Sog.: dal romanzo omonimo (2006) di Roberto Saviano. Scen.: Matteo Garrone, Roberto Saviano, Massimo Gaudioso, Giovanni Di Gregorio, Ugo Chiti, Maurizio Braucci. F.: Marco Onorato. M.: Marco Spoletini. Scgf: Paolo Bonfini. Int.: Toni Servillo (Franco), Gianfelice Imparato (don Ciro), Maria Nazionale (Maria), Salvatore Cantalupo (Pasquale), Gigio Morra (Iavarone), Salvatore Abruzzese (Toto), Marco Macor (Marco), Ciro Petrone (Ciro). Prod.: Domenico Procacci per Fandango, Rai Cinema.
The idea of returning to Gomorra came about following a screening of the film with my son, who is the same age as the film, 12 years old. Rewatching the film with him, I found myself frequently having to explain certain dynamics that were unclear in the story. It wasn’t a good sign, and when we got to the episode with the tailor, Nicola asked me: “Dad, what’s happening now?” I was watching the film with the eyes of a spectator. Many years had passed and I couldn’t remember anything. Therefore, I found myself not understanding what was happening in the scene, and I answered him: “I don’t know, sweetheart”. “Why not, Dad? You made it!”. “You’re right, what can I say… I just don’t know!”. That was the push I needed to make some of the dramatic sequences clearer, without changing any of the film’s original structure. Many of the interventions we made will be invisible to the viewer, but the narrative is now clearer and more fluid.
Gomorra is a film that will be difficult to forget and leaves no one feeling indifferent, just like the docu-novel by Roberto Saviano that it is adapted from. From the vast material that winds through the book in a non-narrative and non-linear order, the director […] fleshed out only a few impressions and segments. The film is made up of five focal points or stories, although the screen adaptation – providing a distinct light, voice, face, sound, setting and rhythm to what had been rendered by the written words – follows the same random method, with no beginning and no end. […] The stories of Don Ciro (Gianfelice Imparato) and Pasquale (Salvatore Cantalupo) stand out, especially because of the actors’ strong performances. Within the intricate chain of command and responsibilities, Don Ciro’s duty is to patiently make the rounds of the families of imprisoned clan members and deliver their monthly pay; he does everything to live and behave like a dull, methodical, diligent and detached accountant. Pasquale is a skilled tailor, a fundamental link in the chain connecting haute couture with illicit work through organised crime; a Chinese competitor insists on hiring him as an instructor for his army of clandestine workers, and he relents not because he supports the rebellion but because he is flattered by the request. However, nothing comes without a cost in this world, where the only thing that matters is taking sides and the blunt alternative is dominate or be dominated, forcing choices to be made. The other stories are no less crazy or insightful. To begin with the only one that contains a slight glimmer of an alternative, there is the story of the young graduate Roberto who understands for what and for whom he is working – Franco (Toni Servillo), with his impeccable linen suit and expensive cars, a high-end trafficker of toxic waste – and walks away from it all. Impassive narration, the observational power of an entomologist, explosions of horror and madness mixed with the everyday because they are the everyday of a ‘system’ determining the lives (and deaths) of not only a small gang of thugs but also a vast community, with its tentacles spreading everywhere. Making comparisons is of course legitimate, from Coppola to Scorsese to our own great Rosi. It is also true, however, that Garrone expresses a point of view and vision that make his cinema and his film unlike anything else.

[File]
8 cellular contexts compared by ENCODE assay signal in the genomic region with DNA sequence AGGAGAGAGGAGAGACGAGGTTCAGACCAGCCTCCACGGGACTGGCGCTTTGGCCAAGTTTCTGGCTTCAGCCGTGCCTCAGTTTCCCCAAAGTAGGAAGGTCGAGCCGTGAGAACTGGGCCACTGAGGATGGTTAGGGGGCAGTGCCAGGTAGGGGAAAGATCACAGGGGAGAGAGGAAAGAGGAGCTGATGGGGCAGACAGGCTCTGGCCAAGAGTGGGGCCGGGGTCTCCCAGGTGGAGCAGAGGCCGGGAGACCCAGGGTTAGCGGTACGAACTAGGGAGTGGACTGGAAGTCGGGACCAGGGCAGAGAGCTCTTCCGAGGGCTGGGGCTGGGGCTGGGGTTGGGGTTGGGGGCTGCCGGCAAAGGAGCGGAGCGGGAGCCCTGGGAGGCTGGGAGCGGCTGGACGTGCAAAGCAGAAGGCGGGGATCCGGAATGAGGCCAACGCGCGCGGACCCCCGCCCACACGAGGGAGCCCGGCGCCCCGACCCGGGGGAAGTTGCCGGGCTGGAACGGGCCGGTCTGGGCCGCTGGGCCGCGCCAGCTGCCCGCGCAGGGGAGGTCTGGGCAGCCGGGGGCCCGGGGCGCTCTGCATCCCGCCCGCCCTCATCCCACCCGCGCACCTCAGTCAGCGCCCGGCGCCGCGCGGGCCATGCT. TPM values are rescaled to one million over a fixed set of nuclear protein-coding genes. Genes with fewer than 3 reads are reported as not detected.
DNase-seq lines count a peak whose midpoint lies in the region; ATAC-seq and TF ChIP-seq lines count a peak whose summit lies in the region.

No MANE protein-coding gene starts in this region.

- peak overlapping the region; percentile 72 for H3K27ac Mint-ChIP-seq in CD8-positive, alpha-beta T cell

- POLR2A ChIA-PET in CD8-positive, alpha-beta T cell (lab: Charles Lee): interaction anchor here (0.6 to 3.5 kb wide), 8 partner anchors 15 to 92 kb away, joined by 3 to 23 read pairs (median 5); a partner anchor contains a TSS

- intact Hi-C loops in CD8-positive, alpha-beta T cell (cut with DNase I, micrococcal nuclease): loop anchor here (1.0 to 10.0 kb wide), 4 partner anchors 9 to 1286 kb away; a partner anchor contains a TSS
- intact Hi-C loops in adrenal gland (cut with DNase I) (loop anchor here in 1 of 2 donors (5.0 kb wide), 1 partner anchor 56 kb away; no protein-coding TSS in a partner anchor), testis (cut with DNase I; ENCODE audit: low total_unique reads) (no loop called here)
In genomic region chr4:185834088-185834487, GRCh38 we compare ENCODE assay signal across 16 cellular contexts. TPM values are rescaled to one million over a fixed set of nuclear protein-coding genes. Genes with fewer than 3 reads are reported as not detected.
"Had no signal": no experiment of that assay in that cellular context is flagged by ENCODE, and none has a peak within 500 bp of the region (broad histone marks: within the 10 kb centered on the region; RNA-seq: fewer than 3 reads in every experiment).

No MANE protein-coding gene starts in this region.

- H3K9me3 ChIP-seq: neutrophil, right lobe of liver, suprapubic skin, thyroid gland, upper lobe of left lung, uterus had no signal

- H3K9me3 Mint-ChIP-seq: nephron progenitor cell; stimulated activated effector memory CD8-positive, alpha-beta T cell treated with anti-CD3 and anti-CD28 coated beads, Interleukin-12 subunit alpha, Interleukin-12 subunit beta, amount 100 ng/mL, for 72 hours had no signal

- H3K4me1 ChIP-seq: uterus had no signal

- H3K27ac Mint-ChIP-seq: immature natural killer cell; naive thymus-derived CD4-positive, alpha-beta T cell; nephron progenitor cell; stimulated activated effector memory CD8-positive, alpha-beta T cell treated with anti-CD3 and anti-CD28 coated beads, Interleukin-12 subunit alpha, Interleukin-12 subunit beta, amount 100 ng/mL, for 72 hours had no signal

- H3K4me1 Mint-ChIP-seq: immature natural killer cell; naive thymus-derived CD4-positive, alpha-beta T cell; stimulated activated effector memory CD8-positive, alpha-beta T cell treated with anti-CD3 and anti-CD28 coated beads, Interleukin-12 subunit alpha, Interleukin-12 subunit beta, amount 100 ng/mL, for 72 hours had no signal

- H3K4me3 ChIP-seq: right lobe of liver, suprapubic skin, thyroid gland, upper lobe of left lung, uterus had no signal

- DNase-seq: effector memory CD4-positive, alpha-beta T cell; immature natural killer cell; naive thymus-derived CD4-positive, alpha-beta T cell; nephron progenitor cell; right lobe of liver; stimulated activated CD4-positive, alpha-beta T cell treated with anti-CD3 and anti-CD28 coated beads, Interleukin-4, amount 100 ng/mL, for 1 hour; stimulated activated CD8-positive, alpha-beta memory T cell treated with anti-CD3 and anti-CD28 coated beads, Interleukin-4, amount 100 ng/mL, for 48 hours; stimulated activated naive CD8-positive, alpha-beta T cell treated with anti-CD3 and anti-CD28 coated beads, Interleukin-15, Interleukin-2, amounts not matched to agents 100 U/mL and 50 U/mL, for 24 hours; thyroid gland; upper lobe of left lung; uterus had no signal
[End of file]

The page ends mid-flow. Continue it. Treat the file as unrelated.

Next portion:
Paolo D’Agostini, “La Repubblica”, 16 May 2008
Courtesy of Matteo Garrone. This new version of Gomorrah is presented by Matteo Garrone and Fandango in collaboration with Fondazione Cineteca di Bologna. 4K scan by L’Immagine Ritrovata laboratory; color grading by Angelo Francavilla at Grande Mela Film Srl (Roma); sound editing and mixing in collaboration with Daniela Bassani and Gianni Pallotto; titles and cards by Digimax (Rome). All laboratory work was supervised by Matteo Garrone at Grande Mela Film laboratory and completed in June/July 2020